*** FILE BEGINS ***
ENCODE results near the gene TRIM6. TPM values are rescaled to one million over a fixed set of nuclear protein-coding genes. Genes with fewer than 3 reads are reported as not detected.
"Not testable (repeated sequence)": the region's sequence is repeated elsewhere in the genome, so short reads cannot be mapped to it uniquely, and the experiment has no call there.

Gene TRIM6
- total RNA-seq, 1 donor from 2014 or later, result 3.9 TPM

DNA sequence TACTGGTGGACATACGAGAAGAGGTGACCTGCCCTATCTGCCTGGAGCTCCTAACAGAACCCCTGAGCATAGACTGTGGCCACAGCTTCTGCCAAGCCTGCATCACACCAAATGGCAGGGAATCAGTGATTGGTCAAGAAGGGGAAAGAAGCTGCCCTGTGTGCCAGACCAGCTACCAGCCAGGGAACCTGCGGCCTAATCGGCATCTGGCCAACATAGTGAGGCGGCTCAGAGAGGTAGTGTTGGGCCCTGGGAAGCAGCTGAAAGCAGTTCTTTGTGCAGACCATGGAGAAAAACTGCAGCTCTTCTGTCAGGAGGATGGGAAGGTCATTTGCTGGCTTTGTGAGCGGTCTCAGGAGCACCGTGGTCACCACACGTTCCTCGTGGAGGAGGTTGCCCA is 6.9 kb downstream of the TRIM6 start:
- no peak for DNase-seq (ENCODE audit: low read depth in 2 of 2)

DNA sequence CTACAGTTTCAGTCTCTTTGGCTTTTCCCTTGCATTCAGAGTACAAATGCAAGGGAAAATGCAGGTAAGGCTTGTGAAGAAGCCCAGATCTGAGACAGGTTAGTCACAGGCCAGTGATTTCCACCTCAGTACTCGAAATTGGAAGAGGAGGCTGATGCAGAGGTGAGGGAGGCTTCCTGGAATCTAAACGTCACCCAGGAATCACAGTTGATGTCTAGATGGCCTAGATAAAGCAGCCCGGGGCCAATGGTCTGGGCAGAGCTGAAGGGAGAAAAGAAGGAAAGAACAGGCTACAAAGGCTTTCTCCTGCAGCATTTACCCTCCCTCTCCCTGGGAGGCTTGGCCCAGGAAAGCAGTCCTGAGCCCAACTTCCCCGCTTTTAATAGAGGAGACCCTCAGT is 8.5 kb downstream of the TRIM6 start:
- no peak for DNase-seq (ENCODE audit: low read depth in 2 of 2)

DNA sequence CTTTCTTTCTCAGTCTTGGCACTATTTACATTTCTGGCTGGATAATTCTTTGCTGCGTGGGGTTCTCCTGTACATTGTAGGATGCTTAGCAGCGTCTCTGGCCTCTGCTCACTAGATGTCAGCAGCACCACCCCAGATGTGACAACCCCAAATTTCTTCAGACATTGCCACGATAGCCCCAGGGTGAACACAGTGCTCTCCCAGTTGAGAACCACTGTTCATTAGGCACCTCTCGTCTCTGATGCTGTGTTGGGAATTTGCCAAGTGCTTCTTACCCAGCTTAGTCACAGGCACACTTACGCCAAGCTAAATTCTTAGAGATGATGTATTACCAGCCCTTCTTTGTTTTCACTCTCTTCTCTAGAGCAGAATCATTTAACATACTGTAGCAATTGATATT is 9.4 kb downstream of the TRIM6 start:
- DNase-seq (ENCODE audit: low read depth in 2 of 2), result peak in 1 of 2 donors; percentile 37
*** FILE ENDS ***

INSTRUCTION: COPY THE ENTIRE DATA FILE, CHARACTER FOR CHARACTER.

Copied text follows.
ENCODE results near the gene TRIM6. TPM values are rescaled to one million over a fixed set of nuclear protein-coding genes. Genes with fewer than 3 reads are reported as not detected.
"Not testable (repeated sequence)": the region's sequence is repeated elsewhere in the genome, so short reads cannot be mapped to it uniquely, and the experiment has no call there.

Gene TRIM6
- total RNA-seq, 1 donor from 2014 or later, result 3.9 TPM

DNA sequence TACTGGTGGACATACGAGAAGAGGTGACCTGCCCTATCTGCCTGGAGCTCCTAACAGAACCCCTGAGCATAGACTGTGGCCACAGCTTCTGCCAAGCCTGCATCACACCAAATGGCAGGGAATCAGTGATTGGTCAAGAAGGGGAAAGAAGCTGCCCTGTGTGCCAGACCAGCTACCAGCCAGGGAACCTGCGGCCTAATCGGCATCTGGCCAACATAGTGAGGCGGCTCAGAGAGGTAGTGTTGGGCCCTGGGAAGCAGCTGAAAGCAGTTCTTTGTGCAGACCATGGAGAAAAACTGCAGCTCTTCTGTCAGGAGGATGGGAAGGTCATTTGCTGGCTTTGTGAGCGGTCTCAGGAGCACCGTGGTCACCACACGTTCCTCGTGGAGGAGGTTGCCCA is 6.9 kb downstream of the TRIM6 start:
- no peak for DNase-seq (ENCODE audit: low read depth in 2 of 2)

DNA sequence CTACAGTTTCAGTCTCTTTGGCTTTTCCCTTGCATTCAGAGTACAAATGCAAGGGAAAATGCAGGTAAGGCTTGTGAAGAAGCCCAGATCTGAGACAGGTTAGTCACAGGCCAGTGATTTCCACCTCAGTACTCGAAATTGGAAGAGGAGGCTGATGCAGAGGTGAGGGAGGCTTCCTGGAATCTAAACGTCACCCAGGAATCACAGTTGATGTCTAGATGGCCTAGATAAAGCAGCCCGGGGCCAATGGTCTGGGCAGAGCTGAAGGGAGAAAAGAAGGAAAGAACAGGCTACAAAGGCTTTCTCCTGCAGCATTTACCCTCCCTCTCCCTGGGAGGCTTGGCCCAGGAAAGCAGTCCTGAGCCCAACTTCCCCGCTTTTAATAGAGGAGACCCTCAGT is 8.5 kb downstream of the TRIM6 start:
- no peak for DNase-seq (ENCODE audit: low read depth in 2 of 2)

DNA sequence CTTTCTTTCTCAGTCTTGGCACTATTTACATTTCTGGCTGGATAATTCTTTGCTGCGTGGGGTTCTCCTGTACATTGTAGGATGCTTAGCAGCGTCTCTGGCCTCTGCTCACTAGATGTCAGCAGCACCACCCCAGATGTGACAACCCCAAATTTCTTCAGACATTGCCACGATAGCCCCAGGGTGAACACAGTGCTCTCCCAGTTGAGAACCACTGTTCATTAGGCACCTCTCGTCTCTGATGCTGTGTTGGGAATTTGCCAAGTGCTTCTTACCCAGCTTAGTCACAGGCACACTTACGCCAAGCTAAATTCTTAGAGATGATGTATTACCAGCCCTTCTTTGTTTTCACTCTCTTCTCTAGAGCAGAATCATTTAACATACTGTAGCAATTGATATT is 9.4 kb downstream of the TRIM6 start:
- DNase-seq (ENCODE audit: low read depth in 2 of 2), result peak in 1 of 2 donors; percentile 37